Sheer Ease garments are very durable and will hold well to repeated wear, resisting many of the rips and snags common to other sheer hosiery.  And contributing to exceptional comfort, the super soft and breathable material is moisture wicking helping to keep you cool and comfortable.  Sheer Ease’s soft, knit-in bands on the knee highs stay in place while providing non-binding comfort.  The knit-in pantyhose waistbands stay in place and prevent rolling, while the silicone band on the thigh highs keep them comfortably in place.

Like all Therafirm products, Sheer Ease features true gradient compression, which is designed to improve blood flow.  Gradient compression delivers a controlled amount of pressure which is greatest at the ankle of the garment and gradually decreases toward the top.  Sheer Ease premium gradient compression garments are designed to help promote better circulation and help control swelling, leg fatigue, mild to moderate varicose veins, leg discomfort, edema and DVT.

Sheer Ease is available in styles including open and close toe knee high, thigh highs and pantyhose in three compression levels – mild (15-20 mmHg), moderate (20-30 mmHg) and firm (30-40 mmHg).  Mild and moderate closed toe styles are available in Black, Natural, Sand, Bronze, Coal, Cocoa and Navy.  All open toe styles and firm compression level products are available in Black, Natural and Sand.

Ease Sheer is here.  Be one of the first to experience this beautiful and comfortable high quality compression hosiery.  Your legs will thank you.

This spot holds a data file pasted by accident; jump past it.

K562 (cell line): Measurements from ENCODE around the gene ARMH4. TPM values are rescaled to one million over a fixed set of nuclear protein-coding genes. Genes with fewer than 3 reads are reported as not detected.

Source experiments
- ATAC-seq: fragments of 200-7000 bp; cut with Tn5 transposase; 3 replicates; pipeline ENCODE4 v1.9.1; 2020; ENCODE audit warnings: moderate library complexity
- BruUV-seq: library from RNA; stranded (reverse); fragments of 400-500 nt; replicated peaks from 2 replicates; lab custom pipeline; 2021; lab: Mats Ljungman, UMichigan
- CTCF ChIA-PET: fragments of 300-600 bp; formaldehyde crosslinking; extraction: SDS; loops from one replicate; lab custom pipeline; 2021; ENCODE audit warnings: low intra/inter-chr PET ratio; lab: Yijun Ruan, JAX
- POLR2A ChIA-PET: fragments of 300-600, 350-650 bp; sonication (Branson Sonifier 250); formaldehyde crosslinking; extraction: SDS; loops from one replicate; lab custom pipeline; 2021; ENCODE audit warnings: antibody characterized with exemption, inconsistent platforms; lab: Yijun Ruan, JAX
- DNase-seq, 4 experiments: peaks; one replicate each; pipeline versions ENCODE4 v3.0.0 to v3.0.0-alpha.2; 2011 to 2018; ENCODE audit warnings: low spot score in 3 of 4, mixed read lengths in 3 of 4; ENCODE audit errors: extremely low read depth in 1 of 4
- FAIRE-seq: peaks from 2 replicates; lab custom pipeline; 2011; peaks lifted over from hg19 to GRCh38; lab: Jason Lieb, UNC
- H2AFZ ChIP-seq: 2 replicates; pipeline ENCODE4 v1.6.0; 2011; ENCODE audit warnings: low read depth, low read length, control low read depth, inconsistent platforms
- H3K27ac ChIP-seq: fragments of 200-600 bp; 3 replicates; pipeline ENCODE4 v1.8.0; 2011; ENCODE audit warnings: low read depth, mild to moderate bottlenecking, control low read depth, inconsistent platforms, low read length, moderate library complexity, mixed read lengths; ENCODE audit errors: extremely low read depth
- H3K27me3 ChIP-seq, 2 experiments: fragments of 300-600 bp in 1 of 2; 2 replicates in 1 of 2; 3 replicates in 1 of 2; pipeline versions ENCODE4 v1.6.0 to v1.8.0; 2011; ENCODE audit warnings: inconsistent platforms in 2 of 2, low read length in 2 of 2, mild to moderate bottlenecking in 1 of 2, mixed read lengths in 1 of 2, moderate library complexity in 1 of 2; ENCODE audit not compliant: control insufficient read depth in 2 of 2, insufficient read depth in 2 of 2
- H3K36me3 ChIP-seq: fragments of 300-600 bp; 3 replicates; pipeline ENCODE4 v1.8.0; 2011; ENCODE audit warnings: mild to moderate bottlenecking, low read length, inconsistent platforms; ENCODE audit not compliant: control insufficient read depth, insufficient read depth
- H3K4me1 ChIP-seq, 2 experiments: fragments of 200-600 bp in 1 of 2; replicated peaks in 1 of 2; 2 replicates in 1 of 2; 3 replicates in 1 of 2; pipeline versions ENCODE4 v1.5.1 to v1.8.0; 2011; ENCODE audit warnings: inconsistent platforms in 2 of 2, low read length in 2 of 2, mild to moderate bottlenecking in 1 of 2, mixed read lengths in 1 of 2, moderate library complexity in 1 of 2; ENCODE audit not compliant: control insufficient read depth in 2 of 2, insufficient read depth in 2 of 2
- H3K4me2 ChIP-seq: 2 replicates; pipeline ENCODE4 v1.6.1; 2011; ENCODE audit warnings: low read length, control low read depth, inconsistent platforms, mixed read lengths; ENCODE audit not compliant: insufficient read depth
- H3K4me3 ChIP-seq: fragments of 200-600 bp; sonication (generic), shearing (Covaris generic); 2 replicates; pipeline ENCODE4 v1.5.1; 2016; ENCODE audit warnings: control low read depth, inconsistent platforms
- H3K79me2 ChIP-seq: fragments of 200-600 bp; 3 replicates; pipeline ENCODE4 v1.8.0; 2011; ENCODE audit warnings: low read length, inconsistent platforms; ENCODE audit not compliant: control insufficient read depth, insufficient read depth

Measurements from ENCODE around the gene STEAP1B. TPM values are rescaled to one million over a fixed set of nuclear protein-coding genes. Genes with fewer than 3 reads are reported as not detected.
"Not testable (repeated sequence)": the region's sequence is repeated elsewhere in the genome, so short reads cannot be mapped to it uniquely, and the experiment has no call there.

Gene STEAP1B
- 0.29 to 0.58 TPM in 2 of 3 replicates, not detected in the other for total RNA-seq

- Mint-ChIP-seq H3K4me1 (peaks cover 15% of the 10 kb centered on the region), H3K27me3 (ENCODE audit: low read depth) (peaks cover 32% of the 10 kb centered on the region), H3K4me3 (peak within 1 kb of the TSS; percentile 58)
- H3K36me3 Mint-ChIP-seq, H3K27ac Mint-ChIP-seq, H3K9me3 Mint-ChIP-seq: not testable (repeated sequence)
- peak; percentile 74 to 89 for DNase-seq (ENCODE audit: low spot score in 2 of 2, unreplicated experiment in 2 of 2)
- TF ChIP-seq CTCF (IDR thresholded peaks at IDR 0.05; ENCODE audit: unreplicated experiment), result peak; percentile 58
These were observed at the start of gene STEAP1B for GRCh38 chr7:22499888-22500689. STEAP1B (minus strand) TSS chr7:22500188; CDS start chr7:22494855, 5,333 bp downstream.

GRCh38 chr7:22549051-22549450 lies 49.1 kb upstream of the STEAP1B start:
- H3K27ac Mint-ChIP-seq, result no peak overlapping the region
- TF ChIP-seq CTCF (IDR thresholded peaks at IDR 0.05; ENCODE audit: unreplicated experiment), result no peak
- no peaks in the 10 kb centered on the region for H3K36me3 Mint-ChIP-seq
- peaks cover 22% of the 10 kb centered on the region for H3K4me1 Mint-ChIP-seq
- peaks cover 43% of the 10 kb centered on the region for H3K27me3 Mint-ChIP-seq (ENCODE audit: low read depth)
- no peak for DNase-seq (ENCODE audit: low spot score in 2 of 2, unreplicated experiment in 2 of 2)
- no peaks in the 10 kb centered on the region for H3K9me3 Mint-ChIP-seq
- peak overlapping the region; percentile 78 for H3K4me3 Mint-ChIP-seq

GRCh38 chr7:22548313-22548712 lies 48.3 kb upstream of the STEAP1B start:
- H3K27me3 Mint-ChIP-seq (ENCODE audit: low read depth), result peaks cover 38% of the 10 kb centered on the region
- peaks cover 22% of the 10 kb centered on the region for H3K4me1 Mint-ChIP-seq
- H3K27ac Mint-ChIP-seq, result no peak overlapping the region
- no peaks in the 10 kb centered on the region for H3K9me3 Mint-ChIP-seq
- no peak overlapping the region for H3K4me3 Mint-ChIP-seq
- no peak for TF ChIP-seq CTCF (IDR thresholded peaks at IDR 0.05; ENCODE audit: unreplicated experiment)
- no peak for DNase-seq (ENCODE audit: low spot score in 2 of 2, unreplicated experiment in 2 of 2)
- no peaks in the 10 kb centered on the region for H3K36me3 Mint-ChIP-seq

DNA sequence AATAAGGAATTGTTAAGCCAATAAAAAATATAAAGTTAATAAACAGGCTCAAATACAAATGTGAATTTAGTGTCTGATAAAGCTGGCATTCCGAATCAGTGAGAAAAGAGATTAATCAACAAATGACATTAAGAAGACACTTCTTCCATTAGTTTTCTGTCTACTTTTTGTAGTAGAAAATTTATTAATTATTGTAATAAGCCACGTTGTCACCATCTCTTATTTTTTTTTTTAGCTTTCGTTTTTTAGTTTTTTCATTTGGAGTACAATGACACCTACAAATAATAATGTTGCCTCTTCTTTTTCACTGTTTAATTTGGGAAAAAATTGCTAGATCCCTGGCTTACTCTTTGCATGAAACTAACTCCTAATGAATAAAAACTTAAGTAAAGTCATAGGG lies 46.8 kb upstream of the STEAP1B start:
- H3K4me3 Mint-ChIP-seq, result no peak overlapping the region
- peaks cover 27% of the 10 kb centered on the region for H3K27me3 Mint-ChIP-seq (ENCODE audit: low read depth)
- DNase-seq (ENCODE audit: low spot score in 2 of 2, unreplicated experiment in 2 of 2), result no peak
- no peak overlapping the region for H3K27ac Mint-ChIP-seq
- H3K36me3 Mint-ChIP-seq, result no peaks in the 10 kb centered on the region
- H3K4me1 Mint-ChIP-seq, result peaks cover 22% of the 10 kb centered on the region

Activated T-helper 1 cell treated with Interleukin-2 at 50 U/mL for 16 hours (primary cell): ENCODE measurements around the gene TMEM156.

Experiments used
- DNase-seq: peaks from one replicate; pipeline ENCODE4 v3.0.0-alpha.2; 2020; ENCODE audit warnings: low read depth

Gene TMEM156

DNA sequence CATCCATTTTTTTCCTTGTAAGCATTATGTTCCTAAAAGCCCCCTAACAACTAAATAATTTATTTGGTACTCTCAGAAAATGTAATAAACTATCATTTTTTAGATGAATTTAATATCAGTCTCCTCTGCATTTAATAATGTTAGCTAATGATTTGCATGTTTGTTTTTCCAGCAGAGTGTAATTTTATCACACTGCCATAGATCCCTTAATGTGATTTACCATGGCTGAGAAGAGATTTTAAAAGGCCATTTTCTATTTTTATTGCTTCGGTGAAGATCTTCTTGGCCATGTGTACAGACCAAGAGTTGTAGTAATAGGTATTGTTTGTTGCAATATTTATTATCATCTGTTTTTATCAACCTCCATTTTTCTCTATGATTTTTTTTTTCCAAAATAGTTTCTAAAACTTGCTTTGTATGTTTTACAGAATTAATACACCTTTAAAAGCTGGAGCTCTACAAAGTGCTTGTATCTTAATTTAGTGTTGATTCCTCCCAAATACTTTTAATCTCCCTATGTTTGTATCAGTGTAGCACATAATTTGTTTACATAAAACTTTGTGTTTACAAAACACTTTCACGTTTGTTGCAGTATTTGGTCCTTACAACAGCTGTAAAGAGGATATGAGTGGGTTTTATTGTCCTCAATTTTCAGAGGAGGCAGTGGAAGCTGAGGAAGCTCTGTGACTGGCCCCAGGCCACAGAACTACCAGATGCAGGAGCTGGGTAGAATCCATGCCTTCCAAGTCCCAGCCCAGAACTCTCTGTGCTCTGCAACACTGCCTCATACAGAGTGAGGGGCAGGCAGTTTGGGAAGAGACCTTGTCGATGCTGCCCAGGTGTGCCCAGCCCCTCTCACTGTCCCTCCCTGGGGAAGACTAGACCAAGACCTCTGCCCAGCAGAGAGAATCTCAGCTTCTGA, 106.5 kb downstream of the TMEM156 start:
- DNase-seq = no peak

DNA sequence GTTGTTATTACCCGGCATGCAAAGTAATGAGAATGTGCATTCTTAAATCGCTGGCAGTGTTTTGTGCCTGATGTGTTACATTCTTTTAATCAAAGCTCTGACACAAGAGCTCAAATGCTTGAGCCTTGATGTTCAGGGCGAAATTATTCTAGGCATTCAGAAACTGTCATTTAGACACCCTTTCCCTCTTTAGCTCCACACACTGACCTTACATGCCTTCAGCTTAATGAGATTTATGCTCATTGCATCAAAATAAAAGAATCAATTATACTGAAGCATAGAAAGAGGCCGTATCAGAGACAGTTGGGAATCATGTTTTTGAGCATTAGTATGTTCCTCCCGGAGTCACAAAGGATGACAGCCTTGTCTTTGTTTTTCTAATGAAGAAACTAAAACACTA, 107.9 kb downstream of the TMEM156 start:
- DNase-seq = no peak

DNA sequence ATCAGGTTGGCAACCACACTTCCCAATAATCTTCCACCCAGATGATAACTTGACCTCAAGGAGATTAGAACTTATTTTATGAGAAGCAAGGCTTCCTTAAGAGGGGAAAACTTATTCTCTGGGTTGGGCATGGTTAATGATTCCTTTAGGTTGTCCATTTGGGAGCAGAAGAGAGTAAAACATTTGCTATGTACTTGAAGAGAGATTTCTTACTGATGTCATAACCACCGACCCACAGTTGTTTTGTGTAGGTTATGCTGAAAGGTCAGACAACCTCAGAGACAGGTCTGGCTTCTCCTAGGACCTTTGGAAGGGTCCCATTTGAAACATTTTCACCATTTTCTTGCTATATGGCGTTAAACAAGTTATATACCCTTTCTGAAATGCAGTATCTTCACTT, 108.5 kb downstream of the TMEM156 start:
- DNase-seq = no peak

** Contraindications: Compression products should not be worn and is contraindicated if you have any of the following conditions: severe arterial insufficiency, cutaneous infections, acute dermatitis, wet dermatosis, uncontrolled congestive heart failure, skin irritations, or allergies to dyes.

One of Knit-Rite’s Own Retires

One of the first things you think about when you hear “Knit-Rite” is family.  The togetherness and comradery felt within the walls is unique to the workplace.  That’s why when one of its leaders retires it is truly bittersweet.  You’re happy for their accomplishments, but sad to lose their daily contributions.

Lucky for Knit-Rite that we’ll still get to see Ron Hercules from time to time.  But alas, last month he officially retired and got to celebrate his long career with his Knit-Rite family at a big family lunch!


The party started with a celebratory line of employees cheering and welcoming Ron and his family, which was followed by a delicious barbecue lunch from Kansas City favorite Gates Barbecue.  After lunch Knit-Rite employees showered Ron with heartfelt speeches, stories and gifts.


So, as Ron moves on to a new adventure in his life, he’ll carry with him his Knit-Rite family.  And the Knit-Rite family will carry on with the knowledge and wisdom that Ron has contributed throughout the years.  That’s what families do.